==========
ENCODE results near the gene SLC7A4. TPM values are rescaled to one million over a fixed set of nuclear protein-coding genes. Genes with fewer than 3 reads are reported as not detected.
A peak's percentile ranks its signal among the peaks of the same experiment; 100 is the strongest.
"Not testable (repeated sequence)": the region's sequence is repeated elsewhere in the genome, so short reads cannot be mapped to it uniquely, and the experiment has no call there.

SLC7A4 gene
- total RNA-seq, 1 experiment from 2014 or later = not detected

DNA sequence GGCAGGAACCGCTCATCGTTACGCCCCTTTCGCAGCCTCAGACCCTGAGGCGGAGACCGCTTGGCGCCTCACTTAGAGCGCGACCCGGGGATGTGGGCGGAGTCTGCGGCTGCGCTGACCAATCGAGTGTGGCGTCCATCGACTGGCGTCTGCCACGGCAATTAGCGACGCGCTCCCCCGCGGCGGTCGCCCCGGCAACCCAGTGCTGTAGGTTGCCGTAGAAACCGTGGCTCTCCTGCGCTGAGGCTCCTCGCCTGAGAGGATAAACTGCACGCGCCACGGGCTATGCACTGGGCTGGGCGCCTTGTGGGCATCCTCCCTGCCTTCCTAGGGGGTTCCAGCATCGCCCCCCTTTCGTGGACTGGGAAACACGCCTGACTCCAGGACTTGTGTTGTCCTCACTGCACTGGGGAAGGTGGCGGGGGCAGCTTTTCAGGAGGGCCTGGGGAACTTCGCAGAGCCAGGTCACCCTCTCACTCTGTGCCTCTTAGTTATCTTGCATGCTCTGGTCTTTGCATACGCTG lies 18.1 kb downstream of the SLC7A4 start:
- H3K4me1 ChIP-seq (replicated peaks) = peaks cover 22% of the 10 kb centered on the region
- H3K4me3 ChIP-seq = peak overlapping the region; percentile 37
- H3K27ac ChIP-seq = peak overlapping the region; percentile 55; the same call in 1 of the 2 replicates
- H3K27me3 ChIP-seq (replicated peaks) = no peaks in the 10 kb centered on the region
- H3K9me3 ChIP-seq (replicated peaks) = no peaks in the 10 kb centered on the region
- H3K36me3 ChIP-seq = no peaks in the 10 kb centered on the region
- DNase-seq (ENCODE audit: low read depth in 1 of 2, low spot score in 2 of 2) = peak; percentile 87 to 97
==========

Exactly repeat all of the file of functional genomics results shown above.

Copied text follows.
ENCODE results near the gene SLC7A4. TPM values are rescaled to one million over a fixed set of nuclear protein-coding genes. Genes with fewer than 3 reads are reported as not detected.
A peak's percentile ranks its signal among the peaks of the same experiment; 100 is the strongest.
"Not testable (repeated sequence)": the region's sequence is repeated elsewhere in the genome, so short reads cannot be mapped to it uniquely, and the experiment has no call there.

SLC7A4 gene
- total RNA-seq, 1 experiment from 2014 or later = not detected

DNA sequence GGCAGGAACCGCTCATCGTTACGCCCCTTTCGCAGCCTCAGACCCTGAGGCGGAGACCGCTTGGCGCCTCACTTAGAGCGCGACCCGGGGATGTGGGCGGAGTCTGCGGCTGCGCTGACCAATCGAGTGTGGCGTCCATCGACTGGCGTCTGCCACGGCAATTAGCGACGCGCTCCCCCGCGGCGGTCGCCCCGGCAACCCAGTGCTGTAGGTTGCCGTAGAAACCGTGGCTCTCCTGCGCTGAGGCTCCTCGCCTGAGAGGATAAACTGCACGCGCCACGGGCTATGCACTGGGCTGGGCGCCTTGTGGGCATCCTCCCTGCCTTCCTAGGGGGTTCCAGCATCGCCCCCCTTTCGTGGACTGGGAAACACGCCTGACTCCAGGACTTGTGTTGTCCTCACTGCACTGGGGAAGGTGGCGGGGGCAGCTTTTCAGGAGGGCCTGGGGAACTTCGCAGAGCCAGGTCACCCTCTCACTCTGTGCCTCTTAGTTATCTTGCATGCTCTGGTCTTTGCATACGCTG lies 18.1 kb downstream of the SLC7A4 start:
- H3K4me1 ChIP-seq (replicated peaks) = peaks cover 22% of the 10 kb centered on the region
- H3K4me3 ChIP-seq = peak overlapping the region; percentile 37
- H3K27ac ChIP-seq = peak overlapping the region; percentile 55; the same call in 1 of the 2 replicates
- H3K27me3 ChIP-seq (replicated peaks) = no peaks in the 10 kb centered on the region
- H3K9me3 ChIP-seq (replicated peaks) = no peaks in the 10 kb centered on the region
- H3K36me3 ChIP-seq = no peaks in the 10 kb centered on the region
- DNase-seq (ENCODE audit: low read depth in 1 of 2, low spot score in 2 of 2) = peak; percentile 87 to 97